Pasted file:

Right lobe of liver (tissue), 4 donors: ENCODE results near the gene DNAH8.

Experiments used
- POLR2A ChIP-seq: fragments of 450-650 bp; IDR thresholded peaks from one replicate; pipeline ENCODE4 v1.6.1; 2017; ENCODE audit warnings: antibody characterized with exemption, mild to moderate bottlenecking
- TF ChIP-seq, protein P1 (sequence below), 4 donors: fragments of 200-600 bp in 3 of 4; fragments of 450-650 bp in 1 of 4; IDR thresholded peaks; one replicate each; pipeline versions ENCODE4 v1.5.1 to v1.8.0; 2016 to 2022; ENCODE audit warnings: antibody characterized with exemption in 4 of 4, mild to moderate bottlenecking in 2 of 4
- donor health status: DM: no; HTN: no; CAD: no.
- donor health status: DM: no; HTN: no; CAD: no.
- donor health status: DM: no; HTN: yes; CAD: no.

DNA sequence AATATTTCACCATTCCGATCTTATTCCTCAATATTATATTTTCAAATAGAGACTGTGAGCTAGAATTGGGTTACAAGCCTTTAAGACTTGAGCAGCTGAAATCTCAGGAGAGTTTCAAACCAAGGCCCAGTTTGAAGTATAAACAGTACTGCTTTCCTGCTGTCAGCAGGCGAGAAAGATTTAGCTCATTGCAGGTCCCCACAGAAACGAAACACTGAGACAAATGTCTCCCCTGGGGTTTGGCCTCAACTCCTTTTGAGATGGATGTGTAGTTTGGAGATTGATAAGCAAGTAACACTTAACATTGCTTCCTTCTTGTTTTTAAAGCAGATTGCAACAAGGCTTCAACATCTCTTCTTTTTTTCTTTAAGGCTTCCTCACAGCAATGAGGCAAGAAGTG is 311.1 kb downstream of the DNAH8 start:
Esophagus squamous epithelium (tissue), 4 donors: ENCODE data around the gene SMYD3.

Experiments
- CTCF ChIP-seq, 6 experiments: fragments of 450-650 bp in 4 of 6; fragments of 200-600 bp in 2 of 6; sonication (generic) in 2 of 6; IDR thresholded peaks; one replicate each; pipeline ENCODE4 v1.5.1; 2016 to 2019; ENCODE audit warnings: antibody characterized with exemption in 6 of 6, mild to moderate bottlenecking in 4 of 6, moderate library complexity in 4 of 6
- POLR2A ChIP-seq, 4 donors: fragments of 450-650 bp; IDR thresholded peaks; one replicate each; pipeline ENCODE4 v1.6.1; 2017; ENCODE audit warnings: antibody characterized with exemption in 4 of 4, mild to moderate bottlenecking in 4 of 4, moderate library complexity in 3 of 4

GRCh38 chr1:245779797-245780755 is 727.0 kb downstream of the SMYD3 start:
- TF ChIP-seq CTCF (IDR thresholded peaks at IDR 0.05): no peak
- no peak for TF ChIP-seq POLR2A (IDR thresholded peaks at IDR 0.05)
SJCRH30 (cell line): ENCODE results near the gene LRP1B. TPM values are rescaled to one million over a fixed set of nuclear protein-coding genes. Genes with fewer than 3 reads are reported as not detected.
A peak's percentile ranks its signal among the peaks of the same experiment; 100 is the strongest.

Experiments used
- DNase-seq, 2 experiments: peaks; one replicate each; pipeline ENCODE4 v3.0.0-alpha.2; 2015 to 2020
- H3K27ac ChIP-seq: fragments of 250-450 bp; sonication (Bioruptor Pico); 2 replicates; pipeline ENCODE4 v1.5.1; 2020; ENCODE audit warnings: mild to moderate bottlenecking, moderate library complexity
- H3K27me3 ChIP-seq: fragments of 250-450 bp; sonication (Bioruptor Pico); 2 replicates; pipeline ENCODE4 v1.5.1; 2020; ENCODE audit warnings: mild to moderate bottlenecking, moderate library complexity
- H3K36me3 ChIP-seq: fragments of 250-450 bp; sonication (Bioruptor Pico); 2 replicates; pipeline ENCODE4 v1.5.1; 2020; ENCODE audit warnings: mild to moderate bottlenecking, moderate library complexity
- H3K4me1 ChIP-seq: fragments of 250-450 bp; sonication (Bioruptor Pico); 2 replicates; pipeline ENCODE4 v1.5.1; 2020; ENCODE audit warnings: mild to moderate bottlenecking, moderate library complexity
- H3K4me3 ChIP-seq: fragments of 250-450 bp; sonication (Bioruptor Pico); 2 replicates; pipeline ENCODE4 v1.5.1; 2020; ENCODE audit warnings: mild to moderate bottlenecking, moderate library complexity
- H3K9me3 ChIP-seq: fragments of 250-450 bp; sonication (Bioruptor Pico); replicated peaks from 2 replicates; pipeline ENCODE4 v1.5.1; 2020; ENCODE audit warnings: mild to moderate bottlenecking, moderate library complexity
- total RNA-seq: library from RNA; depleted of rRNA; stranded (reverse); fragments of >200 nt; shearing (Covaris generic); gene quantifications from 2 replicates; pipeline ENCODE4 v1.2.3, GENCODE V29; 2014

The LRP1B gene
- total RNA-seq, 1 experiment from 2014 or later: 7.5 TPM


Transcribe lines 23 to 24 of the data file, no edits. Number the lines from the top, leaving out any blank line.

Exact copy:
- H3K4me1 ChIP-seq: fragments of 250-450 bp; sonication (Bioruptor Pico); 2 replicates; pipeline ENCODE4 v1.5.1; 2020; ENCODE audit warnings: mild to moderate bottlenecking, moderate library complexity
- H3K4me3 ChIP-seq: fragments of 250-450 bp; sonication (Bioruptor Pico); 2 replicates; pipeline ENCODE4 v1.5.1; 2020; ENCODE audit warnings: mild to moderate bottlenecking, moderate library complexity